Lisa Grant is an award-winning real estate agent and an author. She is the founder of Charleston-based See Wee Homes, which combines her passion for real estate and home décor. By venturing into real estate, Grant has joined the few women opening real estate brokerages across the Southeast region.
See Wee Homes, which has been in business since 2016, is a boutique real estate firm that specializes in luxury homes while also offering a wide variety of real estate for personal, family use, and investment purposes.
Through See Wee Homes, a firm she named after her childhood street name, Seewee Road, Grant is assisting many prospective homeowners to realize their dreams. Her real estate firm, described as a game changer by industry players and located at 8636 Dorchester Road, features handcrafted mosaic and Peruvian artwork, banana bark craft from Tanzania, handmade textile throw pillows from Turkey, and local Charleston-made home goods.
A firm believer in giving back to her community, Grant supports a number of charities, including United Way, Dee Norton Society, Cystic Fibrosis Foundation, My Sister’s House Inc, March of Dimes and International African American Museum.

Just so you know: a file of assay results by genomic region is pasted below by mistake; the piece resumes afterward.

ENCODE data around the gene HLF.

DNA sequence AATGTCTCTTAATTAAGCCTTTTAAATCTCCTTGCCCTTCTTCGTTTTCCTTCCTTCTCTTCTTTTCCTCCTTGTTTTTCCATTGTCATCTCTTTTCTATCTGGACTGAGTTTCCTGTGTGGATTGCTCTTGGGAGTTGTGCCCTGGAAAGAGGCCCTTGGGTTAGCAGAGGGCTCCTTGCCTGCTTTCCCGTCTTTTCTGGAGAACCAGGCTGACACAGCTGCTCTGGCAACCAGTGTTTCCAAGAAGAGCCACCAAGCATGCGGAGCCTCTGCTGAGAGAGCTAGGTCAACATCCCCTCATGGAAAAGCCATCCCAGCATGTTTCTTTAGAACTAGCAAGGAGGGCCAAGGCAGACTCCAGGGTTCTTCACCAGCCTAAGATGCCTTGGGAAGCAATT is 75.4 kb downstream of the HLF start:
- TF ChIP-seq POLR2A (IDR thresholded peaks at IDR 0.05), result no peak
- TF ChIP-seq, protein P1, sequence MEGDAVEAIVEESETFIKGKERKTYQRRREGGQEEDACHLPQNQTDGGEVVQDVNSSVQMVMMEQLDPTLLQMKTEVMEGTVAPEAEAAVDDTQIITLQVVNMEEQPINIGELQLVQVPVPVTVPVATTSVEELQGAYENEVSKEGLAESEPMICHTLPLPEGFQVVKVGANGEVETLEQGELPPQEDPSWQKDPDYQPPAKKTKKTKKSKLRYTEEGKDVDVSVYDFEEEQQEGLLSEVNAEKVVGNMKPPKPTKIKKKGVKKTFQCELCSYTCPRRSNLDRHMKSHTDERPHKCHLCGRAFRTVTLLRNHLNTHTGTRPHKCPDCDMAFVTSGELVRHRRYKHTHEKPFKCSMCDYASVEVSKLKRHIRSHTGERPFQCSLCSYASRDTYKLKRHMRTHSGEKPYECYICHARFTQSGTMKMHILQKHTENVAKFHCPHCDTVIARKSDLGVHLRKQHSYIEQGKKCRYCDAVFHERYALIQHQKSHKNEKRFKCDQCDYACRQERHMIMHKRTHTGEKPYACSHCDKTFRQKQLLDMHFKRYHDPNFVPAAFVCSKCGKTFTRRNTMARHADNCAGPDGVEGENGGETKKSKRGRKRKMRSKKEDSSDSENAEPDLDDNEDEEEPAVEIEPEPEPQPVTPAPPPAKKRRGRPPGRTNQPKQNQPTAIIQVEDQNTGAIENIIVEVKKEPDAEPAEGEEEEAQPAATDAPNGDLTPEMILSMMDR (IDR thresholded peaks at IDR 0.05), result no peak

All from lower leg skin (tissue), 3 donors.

When the pandemic struck, Grant made a $1000 contribution to My Sister’s House (MSH) – a dedicated domestic-violence shelter and victim advocate that has worked to help families in the Charleston area for over 40 years.
“Since the pandemic started, domestic abuse has been on the rise,” said Grant in a press release. “When we talk about abuse, people often think about what they see in a movie or TV. Domestic abuse takes a variety of forms including emotional, mental and verbal abuse, and any of it can lead to domestic violence. When you’re in that situation, it’s difficult to focus and recognize the toxic relationship for what it is.”
Grant was born and raised in South Carolina. She grew up in the rural town of Awendaw. Grant was abducted at gunpoint near a female dorm at Hampton University in Virginia during her sophomore year. As her kidnapper asked for directions, he forced her into the car, held a gun to her head and drove off campus. But Grant was able to jump out of the moving car onto a busy highway.
“Being a victim of a crime is stressful, it stays with you forever and at times my anxiety level is still unmanageable. I never thought in a million years I would be an entrepreneur working in the service industry. I am a servant leader and helping others is the way I help myself,” she said.
After the terrifying incident, Grant went on to receive her Master of Science Degree from Charleston Southern University and in 2021 was named a Top 40 under 40 by Charleston’s Regional Business Journal.